On the 12th April, 2011, a meeting on TEEB (The Economics of Ecosystems and Biodiversity) was hosted at the European Parliament by the Mediterranean subgroup of the European Parliament Intergroup “Climate Change, Biodiversity and Sustainable Development”. It aimed to show how actors can implement TEEB and to outline what future actions should be taken.
Chaired by MEP (Member of the European Parliament) Theodoros Skylakakis, the meeting gathered speakers including: Francois Wakenhut, European Commission, Directorate General Environment; Patrick ten Brink, the Institute for European Environmental Policy; Hans Friederich, IUCN; Øyvind Lone, the Norwegian Ministry of Environment; and Jacqueline McGlade, the European Environmental Agency. The meeting was completed by the presentation of an example of implementing TEEB in agriculture, by Alain-Dominique Quinart of Syngenta.
The European Commission launched the TEEB report together with Germany in March 2007 and since then the TEEB programme has been constantly improved and expanded. Francois Wakenhut (Head of the Biodiversity Unit at DG ENV) emphasized the impact that this study has made and the attention it has received “To implement environmental policy, it is crucial to know the economics of Ecosystems and Biodiversity. TEEB has fed into the biodiversity targets of the Europe 2020 agenda which promotes smart, sustainable and inclusive growth. Now, we need to economically value the benefits and costs of protecting biodiversity and the costs of protecting biodiversity and ecosystem services in order to guide decision making and raise awareness and support for biodiversity policies. We should also take into account that not everything can be valued in monetary terms”.
The current European context is marked by financial gaps and invites us to consider innovative financial instruments at both the EU and international level.
One of the challenges ahead of the TEEB study is the lack of valuation. Along with this, the complexities of biodiversity and short/long term implementation were raised as directly influencing the future development of TEEB. Facing the current situation, Patrick ten Brink (IEEP) stressed that changes need to be adopted in Environmental fiscal value by mainstreaming the economics of nature, changing incentives and markets and, by creation of post- Nagoya steps. However, TEEB is a successful project and the Norwegian perspective presented by Øyvind Lone shows the power of example that this programme can be for others. More precisely, the Norwegian Ministry of Environment is planning a “Norwegian TEEB”, on ecosystem values and services, which will be legally framed until 2013.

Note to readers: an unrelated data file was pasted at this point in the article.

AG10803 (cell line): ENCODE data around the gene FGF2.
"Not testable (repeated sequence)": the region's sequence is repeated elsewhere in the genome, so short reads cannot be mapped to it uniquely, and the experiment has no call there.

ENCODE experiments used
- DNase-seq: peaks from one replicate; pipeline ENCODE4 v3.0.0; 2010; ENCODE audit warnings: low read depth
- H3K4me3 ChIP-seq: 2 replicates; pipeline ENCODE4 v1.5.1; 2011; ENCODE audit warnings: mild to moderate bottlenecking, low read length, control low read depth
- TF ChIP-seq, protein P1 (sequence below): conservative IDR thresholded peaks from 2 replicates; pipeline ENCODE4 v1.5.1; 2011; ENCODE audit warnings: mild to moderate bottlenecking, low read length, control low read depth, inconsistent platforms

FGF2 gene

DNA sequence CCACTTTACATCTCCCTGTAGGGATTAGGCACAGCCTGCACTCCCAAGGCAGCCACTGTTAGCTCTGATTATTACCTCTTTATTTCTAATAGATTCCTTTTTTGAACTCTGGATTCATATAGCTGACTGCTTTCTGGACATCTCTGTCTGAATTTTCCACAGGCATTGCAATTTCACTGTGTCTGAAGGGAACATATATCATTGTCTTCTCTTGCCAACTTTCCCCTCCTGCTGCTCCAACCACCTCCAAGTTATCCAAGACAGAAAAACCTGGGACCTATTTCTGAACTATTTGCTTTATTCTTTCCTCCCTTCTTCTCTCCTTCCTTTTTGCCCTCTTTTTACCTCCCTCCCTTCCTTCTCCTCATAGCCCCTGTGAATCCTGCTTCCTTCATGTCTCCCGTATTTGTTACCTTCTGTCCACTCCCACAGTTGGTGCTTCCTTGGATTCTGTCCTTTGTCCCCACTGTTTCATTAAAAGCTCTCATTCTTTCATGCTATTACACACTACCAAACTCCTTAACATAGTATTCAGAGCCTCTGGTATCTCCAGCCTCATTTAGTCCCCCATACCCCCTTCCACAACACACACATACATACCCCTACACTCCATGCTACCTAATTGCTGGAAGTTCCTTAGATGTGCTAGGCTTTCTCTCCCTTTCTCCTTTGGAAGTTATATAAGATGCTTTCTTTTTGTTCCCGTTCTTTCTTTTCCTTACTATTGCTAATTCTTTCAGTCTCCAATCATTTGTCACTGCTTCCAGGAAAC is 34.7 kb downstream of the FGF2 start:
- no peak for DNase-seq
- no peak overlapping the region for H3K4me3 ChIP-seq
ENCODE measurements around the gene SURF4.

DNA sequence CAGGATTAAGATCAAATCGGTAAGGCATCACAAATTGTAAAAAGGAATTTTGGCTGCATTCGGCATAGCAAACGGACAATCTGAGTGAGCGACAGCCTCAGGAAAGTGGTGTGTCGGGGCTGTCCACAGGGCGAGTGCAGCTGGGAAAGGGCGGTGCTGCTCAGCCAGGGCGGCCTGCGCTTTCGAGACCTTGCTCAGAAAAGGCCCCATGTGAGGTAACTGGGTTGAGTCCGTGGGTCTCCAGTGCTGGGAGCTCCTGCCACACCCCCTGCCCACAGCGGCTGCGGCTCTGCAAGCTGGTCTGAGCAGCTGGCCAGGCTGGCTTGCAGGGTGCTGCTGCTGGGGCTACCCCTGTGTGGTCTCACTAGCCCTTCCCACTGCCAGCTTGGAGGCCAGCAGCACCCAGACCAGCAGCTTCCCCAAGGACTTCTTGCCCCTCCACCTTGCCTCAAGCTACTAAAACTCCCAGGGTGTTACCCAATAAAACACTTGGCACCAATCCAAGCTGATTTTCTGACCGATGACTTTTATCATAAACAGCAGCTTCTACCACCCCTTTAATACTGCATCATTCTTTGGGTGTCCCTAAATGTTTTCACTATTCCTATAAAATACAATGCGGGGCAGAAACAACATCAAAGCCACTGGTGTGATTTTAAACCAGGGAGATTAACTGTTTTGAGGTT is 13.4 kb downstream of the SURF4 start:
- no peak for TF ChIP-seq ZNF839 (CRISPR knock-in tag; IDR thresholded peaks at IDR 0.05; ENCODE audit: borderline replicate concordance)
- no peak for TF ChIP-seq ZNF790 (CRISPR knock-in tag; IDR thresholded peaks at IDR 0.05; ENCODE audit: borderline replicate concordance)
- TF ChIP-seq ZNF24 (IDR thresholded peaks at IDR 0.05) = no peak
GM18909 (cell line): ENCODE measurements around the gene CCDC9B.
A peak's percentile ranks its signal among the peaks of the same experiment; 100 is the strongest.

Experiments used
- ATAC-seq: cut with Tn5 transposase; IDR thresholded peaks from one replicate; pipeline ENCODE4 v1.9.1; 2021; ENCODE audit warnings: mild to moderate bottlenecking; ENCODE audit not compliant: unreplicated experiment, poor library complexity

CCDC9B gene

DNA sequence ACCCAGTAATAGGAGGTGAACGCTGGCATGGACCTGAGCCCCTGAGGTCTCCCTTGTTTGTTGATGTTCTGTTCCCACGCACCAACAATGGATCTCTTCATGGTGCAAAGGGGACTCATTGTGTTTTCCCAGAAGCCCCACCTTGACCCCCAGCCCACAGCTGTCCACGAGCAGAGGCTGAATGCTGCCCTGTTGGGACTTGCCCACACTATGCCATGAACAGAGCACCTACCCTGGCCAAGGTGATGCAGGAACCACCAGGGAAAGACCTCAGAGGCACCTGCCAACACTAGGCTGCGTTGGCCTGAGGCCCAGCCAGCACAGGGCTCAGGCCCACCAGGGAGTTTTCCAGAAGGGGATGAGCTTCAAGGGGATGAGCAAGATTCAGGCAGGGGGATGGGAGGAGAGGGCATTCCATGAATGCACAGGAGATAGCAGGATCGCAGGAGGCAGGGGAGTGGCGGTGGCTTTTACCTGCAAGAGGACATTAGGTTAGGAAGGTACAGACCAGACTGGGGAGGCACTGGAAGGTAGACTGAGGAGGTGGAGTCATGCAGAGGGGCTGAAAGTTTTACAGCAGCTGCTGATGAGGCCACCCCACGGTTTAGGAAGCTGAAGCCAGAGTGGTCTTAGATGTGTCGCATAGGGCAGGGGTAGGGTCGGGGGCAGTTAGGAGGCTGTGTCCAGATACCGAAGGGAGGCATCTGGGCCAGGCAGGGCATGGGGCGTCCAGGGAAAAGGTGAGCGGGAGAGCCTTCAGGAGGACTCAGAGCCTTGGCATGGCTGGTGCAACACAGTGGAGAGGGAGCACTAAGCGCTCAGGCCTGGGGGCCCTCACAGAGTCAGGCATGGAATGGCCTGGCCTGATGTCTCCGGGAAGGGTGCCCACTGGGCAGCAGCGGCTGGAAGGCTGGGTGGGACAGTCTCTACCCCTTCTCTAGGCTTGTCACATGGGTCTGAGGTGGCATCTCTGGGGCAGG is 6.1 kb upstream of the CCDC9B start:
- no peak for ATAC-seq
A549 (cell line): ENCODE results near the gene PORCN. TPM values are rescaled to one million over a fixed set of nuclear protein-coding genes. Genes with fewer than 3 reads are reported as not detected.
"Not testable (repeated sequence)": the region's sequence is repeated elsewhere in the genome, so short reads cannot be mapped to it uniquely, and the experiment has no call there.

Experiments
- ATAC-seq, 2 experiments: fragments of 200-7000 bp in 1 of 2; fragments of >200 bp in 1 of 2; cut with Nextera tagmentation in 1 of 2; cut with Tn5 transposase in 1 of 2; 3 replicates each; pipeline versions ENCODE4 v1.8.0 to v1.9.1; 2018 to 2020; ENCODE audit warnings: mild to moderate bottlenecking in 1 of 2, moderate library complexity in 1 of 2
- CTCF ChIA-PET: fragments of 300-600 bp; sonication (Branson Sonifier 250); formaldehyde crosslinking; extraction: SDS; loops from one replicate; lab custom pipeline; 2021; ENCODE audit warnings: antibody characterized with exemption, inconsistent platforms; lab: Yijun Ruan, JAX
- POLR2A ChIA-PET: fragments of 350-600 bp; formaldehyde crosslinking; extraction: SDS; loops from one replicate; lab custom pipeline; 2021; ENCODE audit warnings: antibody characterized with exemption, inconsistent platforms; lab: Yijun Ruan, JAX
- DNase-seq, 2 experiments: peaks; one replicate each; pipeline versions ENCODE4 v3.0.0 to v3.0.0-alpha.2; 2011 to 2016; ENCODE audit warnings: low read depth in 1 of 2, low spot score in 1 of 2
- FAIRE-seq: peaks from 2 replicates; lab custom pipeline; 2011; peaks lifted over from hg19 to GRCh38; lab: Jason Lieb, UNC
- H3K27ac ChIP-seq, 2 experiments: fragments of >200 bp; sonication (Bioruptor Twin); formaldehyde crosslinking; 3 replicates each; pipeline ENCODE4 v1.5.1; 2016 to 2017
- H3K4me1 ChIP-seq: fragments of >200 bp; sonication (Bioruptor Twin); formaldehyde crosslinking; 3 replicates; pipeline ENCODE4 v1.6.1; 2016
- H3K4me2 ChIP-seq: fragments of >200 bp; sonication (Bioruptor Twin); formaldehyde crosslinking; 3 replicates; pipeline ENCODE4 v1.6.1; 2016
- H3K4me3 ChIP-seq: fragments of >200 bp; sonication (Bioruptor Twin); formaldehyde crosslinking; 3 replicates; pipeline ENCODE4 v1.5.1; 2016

The importance of developing strong local policy for the conservation of nature was stressed by Hans Friederich, (IUCN). The TEEB publication - Policy for Local and Regional Policy Makers, provides an overview of approaches and instruments, and requirements and caveats of applying assessments and valuation instruments at the local level. Hans pointed out that with regards to the implementation of TEEB, IUCN can contribute by putting at disposal its network in Europe in order to facilitate the dialogue and link the agendas of local authorities in ecosystem services. IUCN has the tools to facilitate discussions amongst all groups of society about costs and benefits of mitigation and restoration.
Jacqueline McGlade (EEA) stressed the need for a fast-track ecosystem accounting system. With proper investment, all available data could be brought together and many achievements could be made. Political debate alone is not sufficient; we need to study what the physical limitations of ecosystems are in order to sustainably subtract resources.
MEP Theodoros SKylakakis concluded the meeting by calling attention to the importance of local action in implementing the TEEB and bridging the gap between biodiversity community and policy making.